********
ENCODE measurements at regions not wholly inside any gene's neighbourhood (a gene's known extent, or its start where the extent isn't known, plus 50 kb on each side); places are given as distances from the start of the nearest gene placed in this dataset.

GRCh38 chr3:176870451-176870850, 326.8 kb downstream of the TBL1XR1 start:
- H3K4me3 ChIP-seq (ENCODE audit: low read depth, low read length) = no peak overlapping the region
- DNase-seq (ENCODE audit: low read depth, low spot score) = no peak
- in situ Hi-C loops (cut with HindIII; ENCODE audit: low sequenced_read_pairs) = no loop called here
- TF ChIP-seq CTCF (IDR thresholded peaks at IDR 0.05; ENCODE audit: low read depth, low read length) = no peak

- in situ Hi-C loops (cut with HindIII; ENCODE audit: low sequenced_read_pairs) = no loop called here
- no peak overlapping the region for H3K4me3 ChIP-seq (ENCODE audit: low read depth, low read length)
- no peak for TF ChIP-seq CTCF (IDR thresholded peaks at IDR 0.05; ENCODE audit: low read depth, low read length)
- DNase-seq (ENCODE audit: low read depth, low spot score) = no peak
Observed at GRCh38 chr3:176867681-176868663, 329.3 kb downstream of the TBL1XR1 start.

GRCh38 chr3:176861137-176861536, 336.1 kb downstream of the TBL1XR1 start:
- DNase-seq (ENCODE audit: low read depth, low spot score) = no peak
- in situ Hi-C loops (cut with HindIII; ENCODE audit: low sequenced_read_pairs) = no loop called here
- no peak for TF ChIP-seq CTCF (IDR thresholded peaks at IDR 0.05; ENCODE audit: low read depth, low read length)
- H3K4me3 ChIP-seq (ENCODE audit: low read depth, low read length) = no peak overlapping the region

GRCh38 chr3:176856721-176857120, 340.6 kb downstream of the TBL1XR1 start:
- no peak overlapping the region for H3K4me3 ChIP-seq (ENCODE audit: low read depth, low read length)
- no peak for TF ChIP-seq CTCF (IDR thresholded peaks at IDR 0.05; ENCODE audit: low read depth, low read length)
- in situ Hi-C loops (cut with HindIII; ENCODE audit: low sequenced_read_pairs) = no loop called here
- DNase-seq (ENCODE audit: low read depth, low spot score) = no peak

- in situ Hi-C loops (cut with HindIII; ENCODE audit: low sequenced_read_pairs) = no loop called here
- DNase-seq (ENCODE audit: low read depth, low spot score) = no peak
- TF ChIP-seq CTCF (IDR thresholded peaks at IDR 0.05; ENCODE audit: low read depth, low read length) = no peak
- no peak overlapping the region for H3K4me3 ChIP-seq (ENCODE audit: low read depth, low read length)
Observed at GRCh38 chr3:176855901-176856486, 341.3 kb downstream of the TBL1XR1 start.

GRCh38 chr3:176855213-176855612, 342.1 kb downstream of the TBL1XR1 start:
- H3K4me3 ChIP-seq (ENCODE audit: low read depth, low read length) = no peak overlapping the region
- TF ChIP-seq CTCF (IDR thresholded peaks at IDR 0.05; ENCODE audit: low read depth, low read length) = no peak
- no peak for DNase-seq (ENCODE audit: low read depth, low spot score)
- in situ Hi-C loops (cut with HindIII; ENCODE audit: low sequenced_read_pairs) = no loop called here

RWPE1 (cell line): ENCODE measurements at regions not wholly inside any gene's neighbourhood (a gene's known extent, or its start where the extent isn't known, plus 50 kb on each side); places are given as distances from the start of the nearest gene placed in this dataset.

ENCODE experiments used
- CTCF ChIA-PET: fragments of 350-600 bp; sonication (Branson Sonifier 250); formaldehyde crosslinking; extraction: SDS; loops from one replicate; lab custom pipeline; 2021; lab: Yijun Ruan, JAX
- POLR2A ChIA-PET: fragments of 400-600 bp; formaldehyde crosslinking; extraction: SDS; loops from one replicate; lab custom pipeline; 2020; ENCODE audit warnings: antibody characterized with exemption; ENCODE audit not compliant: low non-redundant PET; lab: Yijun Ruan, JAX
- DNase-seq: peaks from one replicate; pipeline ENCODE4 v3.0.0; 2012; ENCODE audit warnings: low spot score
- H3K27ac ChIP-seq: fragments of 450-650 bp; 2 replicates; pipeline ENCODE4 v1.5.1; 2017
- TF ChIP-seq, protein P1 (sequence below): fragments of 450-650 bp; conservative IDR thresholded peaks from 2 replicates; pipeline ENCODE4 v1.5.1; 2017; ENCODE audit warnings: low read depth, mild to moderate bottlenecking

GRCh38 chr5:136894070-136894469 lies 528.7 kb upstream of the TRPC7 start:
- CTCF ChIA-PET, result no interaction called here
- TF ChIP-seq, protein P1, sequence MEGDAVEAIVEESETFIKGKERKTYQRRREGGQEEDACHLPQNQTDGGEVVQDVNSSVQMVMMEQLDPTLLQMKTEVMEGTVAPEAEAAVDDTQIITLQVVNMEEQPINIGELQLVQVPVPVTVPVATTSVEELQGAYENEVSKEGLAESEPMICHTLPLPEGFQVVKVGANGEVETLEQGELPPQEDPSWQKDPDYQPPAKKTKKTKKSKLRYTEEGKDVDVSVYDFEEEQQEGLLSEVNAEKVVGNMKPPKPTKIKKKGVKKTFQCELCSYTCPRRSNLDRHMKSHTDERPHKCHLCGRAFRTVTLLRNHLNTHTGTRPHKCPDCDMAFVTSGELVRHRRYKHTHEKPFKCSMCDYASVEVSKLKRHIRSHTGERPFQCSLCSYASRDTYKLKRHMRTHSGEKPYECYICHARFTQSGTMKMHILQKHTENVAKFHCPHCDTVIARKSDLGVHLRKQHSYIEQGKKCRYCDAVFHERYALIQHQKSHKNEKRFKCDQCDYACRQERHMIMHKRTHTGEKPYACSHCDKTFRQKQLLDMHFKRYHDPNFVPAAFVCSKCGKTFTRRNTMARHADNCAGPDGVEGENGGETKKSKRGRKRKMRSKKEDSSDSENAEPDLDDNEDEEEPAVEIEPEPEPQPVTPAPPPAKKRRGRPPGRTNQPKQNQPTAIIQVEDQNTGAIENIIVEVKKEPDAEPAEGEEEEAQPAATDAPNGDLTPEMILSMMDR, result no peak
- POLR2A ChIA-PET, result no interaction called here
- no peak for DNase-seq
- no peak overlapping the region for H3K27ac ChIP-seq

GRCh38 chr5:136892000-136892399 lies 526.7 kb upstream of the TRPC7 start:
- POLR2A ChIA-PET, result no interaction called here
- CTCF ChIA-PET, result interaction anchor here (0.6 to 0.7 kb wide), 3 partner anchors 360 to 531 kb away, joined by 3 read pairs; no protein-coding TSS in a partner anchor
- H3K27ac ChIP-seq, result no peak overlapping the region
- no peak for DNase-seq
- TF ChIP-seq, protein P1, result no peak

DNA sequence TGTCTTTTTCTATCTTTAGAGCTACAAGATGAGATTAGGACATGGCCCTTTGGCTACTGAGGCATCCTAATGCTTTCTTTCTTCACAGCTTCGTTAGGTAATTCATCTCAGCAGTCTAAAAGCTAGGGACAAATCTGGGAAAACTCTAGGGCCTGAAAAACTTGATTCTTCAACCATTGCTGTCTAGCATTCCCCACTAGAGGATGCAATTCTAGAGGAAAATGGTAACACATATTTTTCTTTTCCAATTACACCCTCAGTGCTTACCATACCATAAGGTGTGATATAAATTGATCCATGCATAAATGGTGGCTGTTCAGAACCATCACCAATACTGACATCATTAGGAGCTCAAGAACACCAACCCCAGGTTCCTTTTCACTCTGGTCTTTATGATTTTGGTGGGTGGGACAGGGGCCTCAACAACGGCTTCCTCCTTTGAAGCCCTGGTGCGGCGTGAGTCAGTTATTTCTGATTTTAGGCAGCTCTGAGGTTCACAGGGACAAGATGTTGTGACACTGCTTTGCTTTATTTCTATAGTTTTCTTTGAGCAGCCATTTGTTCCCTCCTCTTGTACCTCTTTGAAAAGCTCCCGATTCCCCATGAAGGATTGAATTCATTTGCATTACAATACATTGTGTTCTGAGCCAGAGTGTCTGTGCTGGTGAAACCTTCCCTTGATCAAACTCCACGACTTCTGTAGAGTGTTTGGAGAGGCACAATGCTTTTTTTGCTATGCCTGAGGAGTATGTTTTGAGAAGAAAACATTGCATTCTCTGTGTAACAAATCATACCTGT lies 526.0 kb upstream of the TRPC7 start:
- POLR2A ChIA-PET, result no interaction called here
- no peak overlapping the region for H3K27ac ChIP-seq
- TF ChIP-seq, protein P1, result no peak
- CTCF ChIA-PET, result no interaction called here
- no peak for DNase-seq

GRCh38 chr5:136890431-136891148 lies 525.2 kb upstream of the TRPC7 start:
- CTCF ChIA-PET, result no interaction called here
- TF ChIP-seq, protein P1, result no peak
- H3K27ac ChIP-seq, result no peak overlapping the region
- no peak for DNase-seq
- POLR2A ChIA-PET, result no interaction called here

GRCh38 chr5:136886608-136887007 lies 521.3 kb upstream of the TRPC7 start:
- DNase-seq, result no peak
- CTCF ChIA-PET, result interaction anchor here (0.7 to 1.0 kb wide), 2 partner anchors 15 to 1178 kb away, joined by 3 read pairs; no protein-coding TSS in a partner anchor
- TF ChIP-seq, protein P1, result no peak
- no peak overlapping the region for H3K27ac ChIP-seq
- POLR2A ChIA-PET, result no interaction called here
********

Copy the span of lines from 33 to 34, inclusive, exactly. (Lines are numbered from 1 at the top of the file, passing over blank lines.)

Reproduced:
ENCODE experiments used
- CTCF ChIA-PET: fragments of 350-600 bp; sonication (Branson Sonifier 250); formaldehyde crosslinking; extraction: SDS; loops from one replicate; lab custom pipeline; 2021; lab: Yijun Ruan, JAX